Aristotle here is expressing friendship in terms of the Greek word Philia. The conception is altogether different form our modern interpretation, more extensive in its interpretation. Philia can exist in the family sphere as well as in relation to being a citizen and the duties that that entails even as far to include people’s relations to natural phenomena.

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This made me realize that friendships based on utility do not last simply because the people involved are only after what they need from each other, and when both their needs change, they get out of this relationship and look for another one whom they can utilize to gain another benefit. One particular example that Aristotle gave is the friendship that exist between old people or the elderly (p.144). Because of their age, they no longer seek friendship or companionship for the sake of pleasure but only to gain advantage from it. For the second kind, which is friendship out of pleasure, I noticed that it holds the same principle when it comes to making friends. The only difference is that, this kind of friendship is grounded on what is pleasant for the parties involved, not because of the benefits they can get (p.144). But, just like the first kind, friendship based on pleasure can be easily dissolved and this can happen when one person no longer feels good about the other. He gets out of the relationship and will eventually find another one who can gratify him temporarily. This is the reason why Aristotle’s example on this involves the young people (p.145) because they are more vulnerable when it comes to their feelings and they always mistakenly identify pleasure with love, that’s why they can easily fall in love and quickly fall out of it too (p.145). As a young person myself, I noticed that this is indeed the reason why many relationships, even those that last for years, fail – simply because either one or both of them no longer find it pleasant to continue being together. On the other hand, I found perfect friendship different from the first two kinds. It neither grows out of good feelings nor getting benefits from the other person. As Aristotle mentioned, this is the kind of friendship where people involved wishes good to each other for his/her sake (p.145). In my own understanding, a person has an unconditional love towards the other person and vice versa, and this is the reason why their friendship lasts long. Their goodness in themselves and towards the other, regardless of the person’s qualification, can be both useful and pleasurable at the same time. It is therefore necessary for both parties to spend time and become familiar with each other (p.146) in order to attain perfect friendship, and one example that I can think of is the relationship between husband and wife. For me, they have a perfect kind of friendship because both of them have devoted time and effort to know each other deeply, thus making them love each other unconditionally. After reading Aristotle’s three kinds of friendship, I now understand that each and every person has different opinions and views about friendship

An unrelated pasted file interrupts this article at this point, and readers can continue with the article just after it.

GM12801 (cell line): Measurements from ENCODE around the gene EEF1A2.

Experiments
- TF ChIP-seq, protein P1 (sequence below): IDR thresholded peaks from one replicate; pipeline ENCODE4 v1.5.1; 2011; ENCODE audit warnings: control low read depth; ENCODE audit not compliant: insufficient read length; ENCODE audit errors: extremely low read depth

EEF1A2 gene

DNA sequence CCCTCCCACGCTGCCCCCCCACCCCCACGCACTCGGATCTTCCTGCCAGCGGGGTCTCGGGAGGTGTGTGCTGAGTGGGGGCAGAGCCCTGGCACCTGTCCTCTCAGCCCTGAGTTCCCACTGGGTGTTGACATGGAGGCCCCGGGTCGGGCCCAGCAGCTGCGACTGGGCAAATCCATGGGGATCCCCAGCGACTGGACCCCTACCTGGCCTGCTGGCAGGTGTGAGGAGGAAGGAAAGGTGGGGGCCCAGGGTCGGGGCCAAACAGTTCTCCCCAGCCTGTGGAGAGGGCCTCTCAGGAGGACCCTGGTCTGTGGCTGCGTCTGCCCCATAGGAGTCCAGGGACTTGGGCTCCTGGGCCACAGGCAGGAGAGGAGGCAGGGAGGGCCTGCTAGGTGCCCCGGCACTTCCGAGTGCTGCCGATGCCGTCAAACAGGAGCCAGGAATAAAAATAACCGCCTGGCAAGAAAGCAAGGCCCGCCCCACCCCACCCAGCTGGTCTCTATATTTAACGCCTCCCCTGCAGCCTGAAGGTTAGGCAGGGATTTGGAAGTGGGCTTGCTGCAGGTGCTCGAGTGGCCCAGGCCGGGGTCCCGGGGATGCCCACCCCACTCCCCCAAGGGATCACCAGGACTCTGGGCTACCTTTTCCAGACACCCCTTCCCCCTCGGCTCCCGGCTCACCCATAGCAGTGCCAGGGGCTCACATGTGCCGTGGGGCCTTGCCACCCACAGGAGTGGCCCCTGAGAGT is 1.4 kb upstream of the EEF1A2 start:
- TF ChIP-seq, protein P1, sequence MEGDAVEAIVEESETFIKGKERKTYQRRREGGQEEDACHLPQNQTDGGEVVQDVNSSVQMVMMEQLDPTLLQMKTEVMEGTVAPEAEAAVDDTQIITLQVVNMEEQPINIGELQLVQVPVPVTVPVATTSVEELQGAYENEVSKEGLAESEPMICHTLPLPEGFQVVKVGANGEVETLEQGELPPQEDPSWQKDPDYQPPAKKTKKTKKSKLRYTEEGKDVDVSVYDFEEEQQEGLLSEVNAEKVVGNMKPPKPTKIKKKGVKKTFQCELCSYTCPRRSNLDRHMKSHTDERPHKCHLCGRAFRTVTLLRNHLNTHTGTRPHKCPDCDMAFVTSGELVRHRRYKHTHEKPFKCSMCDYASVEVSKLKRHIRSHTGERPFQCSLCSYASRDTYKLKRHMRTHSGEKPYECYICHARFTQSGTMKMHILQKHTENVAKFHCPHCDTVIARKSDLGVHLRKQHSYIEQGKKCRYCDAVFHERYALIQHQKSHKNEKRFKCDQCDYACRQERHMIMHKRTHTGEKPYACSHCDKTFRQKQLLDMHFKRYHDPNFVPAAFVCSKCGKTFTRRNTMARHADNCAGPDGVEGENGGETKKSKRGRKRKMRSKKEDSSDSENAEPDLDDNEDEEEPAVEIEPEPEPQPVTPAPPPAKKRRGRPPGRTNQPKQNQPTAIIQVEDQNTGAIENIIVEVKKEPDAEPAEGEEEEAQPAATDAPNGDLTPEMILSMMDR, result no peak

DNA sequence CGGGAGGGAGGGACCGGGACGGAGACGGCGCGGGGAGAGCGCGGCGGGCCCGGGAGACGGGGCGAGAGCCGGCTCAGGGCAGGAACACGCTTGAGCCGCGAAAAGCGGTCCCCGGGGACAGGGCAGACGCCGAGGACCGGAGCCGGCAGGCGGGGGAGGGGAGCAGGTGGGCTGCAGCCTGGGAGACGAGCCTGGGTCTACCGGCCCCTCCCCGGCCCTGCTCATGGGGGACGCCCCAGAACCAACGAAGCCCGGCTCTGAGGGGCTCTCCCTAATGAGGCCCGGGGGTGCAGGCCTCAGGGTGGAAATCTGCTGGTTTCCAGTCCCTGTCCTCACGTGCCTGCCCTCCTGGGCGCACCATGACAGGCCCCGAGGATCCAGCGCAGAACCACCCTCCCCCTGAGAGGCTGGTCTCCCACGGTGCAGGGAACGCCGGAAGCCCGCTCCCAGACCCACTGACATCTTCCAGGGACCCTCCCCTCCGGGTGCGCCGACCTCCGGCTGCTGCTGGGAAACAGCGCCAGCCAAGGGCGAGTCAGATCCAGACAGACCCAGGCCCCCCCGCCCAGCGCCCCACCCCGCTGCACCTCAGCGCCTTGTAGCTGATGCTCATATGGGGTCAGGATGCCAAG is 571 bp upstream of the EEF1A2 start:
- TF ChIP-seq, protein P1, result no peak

Some may see it as something beneficial or pleasurable while others value friendship regardless of the benefits or pleasure that it brings. The friendship bond between two people can possibly last long but it solely depends on the motives and reasons of the two people involved.

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In conclusion, while he saw the value in accidental friendships based on pleasure and utility, he felt that their impermanence diminished their potential. They lacked depth and a solid foundation. Instead, he argued for the cultivation of virtuous friendships built with intention and based on a mutual appreciation of character and goodness. He knew these friendships could only be strengthened over time — and if they did thrive, they’d last for life. We are, and we live through, the people we spend time with

The bonds we forge with those close to us directly shape the quality of our lives. Life is too short for shallow friendships.

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Aristotle. The Nicomachean Ethics. Oxford World’s Classics. Trans. David Ross. New York: Oxford UP, 2009.